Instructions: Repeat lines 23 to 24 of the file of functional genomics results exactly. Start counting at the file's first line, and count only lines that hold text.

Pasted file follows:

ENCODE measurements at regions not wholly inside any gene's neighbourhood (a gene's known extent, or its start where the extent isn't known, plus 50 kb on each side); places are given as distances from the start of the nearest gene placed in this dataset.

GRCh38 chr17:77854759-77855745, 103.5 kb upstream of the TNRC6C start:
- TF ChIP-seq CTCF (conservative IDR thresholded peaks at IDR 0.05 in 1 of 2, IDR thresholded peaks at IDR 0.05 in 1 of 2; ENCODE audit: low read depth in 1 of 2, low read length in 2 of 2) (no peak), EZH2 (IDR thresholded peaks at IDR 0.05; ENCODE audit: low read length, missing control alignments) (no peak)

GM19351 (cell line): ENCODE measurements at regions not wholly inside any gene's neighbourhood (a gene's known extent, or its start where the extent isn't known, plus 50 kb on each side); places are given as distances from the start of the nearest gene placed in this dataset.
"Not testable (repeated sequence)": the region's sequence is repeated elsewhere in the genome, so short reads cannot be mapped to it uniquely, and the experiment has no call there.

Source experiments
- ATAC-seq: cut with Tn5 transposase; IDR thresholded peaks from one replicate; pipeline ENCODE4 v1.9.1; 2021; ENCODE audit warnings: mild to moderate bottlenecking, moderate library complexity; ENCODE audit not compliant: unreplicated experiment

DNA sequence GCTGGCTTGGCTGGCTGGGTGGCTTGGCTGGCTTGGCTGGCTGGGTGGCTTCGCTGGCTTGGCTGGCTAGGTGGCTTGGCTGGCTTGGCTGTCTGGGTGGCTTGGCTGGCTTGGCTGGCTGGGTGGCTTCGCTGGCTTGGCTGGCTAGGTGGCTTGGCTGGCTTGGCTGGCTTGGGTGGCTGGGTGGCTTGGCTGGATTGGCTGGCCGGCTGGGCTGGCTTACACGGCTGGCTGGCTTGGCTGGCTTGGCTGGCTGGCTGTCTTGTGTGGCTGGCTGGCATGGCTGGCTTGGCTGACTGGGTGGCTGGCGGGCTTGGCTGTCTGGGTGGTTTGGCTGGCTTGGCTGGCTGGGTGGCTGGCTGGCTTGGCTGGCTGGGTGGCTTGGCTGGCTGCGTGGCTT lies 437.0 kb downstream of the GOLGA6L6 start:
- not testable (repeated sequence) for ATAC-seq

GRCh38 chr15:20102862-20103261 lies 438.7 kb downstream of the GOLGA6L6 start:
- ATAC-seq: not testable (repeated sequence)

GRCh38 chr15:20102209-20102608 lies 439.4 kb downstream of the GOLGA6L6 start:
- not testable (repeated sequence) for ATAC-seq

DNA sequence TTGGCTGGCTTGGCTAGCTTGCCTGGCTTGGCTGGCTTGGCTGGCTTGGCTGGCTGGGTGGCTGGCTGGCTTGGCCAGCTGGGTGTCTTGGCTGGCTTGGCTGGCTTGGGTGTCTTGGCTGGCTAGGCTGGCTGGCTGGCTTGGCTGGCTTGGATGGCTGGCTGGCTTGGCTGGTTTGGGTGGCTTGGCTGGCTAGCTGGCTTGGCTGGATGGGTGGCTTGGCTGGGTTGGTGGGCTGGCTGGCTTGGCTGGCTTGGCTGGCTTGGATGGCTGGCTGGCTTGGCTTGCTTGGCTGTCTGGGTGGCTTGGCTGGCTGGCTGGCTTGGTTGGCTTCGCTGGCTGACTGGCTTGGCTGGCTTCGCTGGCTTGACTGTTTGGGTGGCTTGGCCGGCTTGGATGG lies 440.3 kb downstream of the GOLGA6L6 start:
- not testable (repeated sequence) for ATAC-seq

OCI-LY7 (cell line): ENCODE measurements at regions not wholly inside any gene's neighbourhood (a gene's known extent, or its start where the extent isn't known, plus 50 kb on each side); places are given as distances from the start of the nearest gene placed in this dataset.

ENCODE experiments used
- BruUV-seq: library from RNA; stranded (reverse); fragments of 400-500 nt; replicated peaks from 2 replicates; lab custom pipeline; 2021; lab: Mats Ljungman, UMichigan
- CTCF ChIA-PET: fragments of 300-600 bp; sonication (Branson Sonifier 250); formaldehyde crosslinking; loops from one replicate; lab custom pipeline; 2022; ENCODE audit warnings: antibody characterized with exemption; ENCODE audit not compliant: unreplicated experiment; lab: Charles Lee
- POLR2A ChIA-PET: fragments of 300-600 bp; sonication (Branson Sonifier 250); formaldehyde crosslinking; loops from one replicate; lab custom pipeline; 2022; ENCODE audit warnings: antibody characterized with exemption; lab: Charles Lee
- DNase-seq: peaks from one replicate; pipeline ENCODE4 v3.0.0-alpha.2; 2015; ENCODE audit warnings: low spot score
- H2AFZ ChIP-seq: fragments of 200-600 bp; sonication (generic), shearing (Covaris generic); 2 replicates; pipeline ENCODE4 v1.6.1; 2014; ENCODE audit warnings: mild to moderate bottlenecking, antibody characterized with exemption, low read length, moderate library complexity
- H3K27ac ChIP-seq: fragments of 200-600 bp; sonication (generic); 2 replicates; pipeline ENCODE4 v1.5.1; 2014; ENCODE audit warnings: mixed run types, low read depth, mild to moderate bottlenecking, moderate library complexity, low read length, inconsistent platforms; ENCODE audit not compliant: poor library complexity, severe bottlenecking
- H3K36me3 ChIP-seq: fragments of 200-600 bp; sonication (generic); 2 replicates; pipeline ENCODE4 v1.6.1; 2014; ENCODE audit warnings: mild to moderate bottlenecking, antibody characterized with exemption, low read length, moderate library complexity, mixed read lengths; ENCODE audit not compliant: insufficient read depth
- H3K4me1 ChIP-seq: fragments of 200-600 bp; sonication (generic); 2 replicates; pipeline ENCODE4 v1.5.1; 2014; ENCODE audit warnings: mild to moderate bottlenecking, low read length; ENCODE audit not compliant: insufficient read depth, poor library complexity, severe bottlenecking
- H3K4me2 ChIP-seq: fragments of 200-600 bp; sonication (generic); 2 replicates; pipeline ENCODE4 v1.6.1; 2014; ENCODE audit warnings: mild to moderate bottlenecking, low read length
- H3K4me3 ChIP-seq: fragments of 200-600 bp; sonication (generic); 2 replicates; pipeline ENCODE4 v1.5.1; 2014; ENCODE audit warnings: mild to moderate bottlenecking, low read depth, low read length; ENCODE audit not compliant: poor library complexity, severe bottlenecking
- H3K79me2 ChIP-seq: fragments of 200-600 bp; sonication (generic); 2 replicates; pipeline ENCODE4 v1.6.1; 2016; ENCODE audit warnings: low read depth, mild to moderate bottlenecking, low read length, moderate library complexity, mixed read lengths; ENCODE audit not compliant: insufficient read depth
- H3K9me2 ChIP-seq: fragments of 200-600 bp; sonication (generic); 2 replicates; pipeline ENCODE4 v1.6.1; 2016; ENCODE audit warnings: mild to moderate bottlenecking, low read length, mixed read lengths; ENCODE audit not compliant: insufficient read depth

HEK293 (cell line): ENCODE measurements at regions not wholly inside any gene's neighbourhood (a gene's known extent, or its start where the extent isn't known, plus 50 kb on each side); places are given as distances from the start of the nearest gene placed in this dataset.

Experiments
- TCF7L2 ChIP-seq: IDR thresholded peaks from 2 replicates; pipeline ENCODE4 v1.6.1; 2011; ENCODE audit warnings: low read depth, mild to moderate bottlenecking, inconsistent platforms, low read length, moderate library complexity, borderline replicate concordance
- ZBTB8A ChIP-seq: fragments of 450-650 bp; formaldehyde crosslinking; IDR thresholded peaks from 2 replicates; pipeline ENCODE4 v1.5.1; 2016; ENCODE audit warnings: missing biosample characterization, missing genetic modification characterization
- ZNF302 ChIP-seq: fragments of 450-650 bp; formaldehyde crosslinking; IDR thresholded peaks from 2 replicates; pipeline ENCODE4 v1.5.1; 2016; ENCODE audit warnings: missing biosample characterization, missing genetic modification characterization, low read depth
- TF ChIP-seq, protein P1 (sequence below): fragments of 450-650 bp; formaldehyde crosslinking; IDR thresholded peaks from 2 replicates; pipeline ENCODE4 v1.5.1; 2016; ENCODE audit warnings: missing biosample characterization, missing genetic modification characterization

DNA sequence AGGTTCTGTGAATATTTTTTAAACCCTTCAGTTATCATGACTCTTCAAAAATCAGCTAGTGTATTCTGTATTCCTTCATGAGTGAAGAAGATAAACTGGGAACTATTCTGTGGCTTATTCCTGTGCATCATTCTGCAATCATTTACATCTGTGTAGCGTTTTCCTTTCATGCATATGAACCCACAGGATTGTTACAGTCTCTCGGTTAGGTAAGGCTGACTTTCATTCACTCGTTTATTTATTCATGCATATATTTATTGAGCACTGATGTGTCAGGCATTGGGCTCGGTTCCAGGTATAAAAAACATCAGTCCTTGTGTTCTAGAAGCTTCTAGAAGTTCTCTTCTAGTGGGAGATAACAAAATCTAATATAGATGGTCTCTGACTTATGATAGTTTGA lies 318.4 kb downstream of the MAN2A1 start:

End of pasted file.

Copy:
- H3K27ac ChIP-seq: fragments of 200-600 bp; sonication (generic); 2 replicates; pipeline ENCODE4 v1.5.1; 2014; ENCODE audit warnings: mixed run types, low read depth, mild to moderate bottlenecking, moderate library complexity, low read length, inconsistent platforms; ENCODE audit not compliant: poor library complexity, severe bottlenecking
- H3K36me3 ChIP-seq: fragments of 200-600 bp; sonication (generic); 2 replicates; pipeline ENCODE4 v1.6.1; 2014; ENCODE audit warnings: mild to moderate bottlenecking, antibody characterized with exemption, low read length, moderate library complexity, mixed read lengths; ENCODE audit not compliant: insufficient read depth